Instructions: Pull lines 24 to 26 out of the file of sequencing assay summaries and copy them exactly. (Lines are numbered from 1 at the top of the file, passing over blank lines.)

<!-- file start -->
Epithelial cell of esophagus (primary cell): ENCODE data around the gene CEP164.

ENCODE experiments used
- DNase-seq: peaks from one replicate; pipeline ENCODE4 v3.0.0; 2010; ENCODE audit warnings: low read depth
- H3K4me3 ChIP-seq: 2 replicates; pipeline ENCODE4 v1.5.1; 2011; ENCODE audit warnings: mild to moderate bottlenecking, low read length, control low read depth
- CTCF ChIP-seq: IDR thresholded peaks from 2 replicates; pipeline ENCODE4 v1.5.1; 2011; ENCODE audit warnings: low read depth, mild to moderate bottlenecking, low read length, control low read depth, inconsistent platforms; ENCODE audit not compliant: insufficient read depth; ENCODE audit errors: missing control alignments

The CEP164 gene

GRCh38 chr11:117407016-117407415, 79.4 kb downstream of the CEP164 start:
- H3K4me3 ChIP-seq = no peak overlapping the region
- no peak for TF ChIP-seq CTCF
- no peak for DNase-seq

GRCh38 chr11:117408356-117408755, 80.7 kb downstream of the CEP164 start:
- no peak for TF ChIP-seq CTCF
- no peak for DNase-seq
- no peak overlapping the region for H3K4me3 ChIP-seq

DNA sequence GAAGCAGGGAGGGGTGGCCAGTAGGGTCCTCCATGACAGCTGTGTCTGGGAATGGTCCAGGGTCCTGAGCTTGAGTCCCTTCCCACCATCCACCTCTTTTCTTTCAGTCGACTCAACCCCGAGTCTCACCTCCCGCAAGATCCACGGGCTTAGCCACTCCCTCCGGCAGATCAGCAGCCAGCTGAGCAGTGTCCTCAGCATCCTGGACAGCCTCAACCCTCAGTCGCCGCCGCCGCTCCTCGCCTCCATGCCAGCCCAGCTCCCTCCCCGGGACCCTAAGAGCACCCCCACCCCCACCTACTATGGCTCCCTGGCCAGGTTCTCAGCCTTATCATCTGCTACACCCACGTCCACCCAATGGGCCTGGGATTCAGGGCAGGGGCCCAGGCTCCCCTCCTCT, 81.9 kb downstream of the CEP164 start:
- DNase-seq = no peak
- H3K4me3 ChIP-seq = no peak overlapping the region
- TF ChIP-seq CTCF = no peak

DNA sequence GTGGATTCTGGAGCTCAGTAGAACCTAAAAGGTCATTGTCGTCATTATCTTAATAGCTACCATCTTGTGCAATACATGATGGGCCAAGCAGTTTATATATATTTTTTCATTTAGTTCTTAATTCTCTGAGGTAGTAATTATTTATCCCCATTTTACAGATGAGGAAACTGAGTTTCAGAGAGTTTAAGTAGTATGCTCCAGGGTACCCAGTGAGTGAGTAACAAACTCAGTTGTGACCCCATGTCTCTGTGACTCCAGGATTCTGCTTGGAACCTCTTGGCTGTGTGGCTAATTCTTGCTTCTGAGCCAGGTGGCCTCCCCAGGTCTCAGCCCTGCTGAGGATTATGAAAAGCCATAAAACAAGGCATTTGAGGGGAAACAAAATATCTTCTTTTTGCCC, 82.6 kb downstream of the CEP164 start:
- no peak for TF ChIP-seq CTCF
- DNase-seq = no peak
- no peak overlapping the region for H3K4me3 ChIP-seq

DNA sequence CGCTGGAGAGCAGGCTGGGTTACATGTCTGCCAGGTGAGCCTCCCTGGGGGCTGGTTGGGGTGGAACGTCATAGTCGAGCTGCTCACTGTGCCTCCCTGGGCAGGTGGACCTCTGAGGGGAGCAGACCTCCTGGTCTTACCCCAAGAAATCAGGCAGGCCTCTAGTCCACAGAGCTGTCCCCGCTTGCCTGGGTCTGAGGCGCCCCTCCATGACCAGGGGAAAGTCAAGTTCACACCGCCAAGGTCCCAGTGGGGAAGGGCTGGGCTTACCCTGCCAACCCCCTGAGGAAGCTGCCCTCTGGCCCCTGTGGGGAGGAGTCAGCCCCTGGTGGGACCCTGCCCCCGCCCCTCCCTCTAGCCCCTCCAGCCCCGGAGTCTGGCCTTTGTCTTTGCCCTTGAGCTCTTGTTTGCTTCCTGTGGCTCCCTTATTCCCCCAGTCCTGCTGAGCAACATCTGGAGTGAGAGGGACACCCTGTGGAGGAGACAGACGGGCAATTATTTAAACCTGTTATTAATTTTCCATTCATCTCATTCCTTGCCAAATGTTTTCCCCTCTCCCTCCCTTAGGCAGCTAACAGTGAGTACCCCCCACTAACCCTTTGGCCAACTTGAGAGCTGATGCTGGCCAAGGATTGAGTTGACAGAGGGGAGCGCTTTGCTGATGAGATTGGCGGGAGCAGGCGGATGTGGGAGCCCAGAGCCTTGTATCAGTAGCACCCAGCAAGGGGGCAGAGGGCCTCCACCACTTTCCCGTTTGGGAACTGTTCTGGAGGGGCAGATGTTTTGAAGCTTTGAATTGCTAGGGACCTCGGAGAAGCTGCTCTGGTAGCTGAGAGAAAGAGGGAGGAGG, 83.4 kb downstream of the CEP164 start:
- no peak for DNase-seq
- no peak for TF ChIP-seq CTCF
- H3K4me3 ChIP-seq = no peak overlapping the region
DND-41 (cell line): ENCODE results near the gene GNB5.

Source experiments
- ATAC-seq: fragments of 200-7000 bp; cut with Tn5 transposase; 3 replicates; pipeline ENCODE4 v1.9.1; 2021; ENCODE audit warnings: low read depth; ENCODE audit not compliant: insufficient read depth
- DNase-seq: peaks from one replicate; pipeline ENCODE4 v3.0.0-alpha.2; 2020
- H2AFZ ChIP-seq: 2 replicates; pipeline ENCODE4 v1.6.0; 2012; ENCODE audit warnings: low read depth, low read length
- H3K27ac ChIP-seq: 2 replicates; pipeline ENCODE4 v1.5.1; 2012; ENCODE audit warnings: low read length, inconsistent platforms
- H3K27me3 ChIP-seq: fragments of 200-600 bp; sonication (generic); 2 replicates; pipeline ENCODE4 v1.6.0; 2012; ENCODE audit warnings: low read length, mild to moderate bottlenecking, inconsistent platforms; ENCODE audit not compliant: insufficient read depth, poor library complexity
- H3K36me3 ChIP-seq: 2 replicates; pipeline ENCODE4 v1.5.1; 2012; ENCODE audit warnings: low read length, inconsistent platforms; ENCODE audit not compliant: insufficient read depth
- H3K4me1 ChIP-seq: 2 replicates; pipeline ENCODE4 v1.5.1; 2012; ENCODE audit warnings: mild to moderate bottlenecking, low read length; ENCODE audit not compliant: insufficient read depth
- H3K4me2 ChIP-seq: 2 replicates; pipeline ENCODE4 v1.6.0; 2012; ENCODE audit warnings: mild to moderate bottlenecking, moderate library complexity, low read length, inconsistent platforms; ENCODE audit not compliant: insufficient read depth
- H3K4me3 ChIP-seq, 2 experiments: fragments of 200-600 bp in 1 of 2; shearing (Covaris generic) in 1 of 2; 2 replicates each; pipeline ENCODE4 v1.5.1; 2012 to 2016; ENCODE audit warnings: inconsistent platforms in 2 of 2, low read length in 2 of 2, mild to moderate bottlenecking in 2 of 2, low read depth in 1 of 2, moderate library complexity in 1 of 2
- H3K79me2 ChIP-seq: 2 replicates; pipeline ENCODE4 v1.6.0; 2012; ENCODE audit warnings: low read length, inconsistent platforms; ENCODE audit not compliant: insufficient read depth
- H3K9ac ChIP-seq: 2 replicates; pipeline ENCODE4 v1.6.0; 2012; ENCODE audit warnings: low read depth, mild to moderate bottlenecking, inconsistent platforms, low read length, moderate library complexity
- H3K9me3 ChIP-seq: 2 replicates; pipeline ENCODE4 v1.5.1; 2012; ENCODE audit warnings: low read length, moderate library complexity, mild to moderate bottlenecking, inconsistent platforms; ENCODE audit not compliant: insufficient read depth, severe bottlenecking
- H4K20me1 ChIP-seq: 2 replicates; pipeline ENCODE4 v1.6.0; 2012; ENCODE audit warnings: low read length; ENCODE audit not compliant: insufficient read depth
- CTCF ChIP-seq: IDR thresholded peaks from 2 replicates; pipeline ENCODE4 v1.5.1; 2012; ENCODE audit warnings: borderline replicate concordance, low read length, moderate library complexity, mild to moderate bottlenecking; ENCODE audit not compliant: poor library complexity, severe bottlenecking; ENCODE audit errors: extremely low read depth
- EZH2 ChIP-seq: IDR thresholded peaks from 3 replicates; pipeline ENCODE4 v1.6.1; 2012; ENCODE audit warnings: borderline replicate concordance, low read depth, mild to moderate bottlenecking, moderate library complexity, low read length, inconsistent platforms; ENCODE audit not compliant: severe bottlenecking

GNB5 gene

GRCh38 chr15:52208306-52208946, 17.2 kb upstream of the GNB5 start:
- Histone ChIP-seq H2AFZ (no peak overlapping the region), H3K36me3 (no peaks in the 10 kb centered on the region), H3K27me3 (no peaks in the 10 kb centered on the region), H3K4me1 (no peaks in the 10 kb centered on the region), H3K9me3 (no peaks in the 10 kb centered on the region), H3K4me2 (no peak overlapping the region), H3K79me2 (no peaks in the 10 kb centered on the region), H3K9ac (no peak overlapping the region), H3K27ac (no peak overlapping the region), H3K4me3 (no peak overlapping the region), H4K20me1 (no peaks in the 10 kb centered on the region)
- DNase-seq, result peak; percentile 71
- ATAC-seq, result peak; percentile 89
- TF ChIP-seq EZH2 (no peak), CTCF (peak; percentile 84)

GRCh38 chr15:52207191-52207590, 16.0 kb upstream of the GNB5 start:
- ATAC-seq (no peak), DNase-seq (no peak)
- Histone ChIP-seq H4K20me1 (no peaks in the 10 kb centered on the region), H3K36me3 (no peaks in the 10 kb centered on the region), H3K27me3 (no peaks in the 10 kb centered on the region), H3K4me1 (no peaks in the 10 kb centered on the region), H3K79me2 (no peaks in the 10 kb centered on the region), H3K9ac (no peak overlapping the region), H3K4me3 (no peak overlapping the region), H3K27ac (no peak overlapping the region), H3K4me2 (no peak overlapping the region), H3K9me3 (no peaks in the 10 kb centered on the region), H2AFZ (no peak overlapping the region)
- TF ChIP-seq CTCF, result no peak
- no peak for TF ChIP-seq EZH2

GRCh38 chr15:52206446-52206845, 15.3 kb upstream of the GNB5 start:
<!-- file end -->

- no peak for DNase-seq
- no peak for TF ChIP-seq CTCF
- H3K4me3 ChIP-seq = no peak overlapping the region